Sunstone Knoll and Clear Lake, we headed toward the big volcano. That's when I realized I didn't have much of a plan for what would happen next. I had read that the volcano was hikeable, but I didn't know where to start. So we headed down the marked road and eventually saw a track up the Lake Bonneville shoreline. We headed towards that track, but when we got to it, it was too steep for the truck. However, there was another track that entered the canyon.
What an adventure! The track twisted and turned up the narrow ravine, and the cinders were like driving in deep sand. I knew if I stopped, we'd be stuck, so I kept my foot on the gas and we kept going. Fortunately no one was coming the other direction. Then we popped up into the middle of the volcanic crater. (The white line in the image below is the driving line, the red line is the hiking route.)
The inside of the crater surprised me. I was expecting to see lots of black lava, but instead we saw lots of orangish rock. This orangish rock is a tuff, a combination of basaltic lava the size of sand and gravel.
One of the things that is so cool about this volcano is that it started erupting underwater about 15,500 years ago, when the Pleistocene Lake Bonneville covered the area. As the volcano erupted, it grew taller, eventually emerging from the lake. The parts of the volcano that were under the lake still have the black lava, and the lake interactions made a cool formation on the northwest side called the Lace Curtains (which we didn't have time to see this trip). For more about the geology, check out this Utah Geological Survey page.
We got our gear and started our hiking trip. Our basic plan was to walk around the top of the volcano. It didn't look too bad from the bottom, but as we started up the steep slope to the south summit, I started having doubts of how far we could go.
We could see the pillars up on the south summit, remnants of a 1923 windmill project. Some say that it was a scam, as it was never finished and the project was rather odd, with no power lines in the area. Others say it was an early renewable energy project, which put Millard County ahead of the times. Overall, there doesn't seem to be much documentation about it. The old structures make for a rather odd but intriguing sight.
They also make for a well-visited site. We found 8 OHVs on the top of the south summit. They had taken a road up the east side.
After a long snack break, we continued towards the main summit, following an easy ridge. We took a little detour to find a geocache.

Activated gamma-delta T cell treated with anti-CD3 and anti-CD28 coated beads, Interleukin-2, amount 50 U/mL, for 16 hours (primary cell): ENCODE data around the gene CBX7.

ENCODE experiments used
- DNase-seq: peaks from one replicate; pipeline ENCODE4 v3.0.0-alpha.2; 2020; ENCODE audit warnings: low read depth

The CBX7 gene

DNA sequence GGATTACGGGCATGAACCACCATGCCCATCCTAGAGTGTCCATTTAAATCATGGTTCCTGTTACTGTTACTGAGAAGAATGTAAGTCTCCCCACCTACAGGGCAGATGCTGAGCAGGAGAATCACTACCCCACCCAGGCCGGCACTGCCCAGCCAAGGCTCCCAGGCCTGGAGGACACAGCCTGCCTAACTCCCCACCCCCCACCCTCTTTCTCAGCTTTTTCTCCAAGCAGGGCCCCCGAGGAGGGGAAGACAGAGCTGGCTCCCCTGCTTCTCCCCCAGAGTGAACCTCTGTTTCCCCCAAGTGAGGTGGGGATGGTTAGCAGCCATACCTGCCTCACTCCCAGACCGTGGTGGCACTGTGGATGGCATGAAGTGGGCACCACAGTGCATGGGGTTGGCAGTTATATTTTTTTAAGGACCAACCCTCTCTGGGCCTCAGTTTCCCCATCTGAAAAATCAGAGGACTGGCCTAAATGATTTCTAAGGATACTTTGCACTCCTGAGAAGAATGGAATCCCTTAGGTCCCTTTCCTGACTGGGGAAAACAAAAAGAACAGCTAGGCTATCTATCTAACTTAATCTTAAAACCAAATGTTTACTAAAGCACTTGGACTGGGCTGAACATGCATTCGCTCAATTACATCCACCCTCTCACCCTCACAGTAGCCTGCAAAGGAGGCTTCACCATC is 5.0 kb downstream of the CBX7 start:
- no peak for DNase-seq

Indian paintbrush, phlox, and more were blooming, adding some extra color to the hike. I was delighted to see the hummingbird moth near the cryptantha.
As we got higher, we faced some interesting obstacles, where the volcano rim had weathered away, leaving steep cliffs. We had to do some backtracking to find a way, but we eventually did. Here and there you can find a bit of a social trail, but overall this volcano is pretty wild and untracked.
We kept seeing different groups of OHVs arrive at the south summit (lots of people were camped in the area for the holiday weekend), but no one else was hiking. The kids were doing an excellent job. It probably helped that I told them that the reward for not whining was going to the Delta swimming pool later that afternoon.
Soon we saw the triangular metal structure at the summit get larger and larger. We were almost there! The summit is at 5,751 feet.
A rock wren greeted us. We took a long time trying to find a geocache without success.
The views were outstanding, looking out at the Sevier Desert. I was a bit surprised when I saw there was no road directly to Delta. I think the old lakebed will bog down vehicles, and it looks like the Sevier River still flows through that area. We had a good view of Clear Lake to the southwest and the Pahvant Range and Tushar Mountains to the east.
Desert Girl hiked the whole way by herself. (She knew she had to, which is a big motivator.)
After rehydrating and eating and enjoying the view, we started heading around the rim. I was a little more nervous about this part, because I wasn't sure if we'd reach some difficult obstacles. We had one part that was a little steeper than I like, but the kids are good rock climbers and managed fine. We found that it was a lot easier to descend, especially when we reached a section with cinders that made going down feel like running down a sand dune.
I estimate we hiked about 2.5 miles, taking about three hours. It was really cool to be on the top of a volcano, and now every time we go to Delta, we will have a special appreciation of that volcano to the south. And the kids got to go swimming, which was the best part of the trip for them.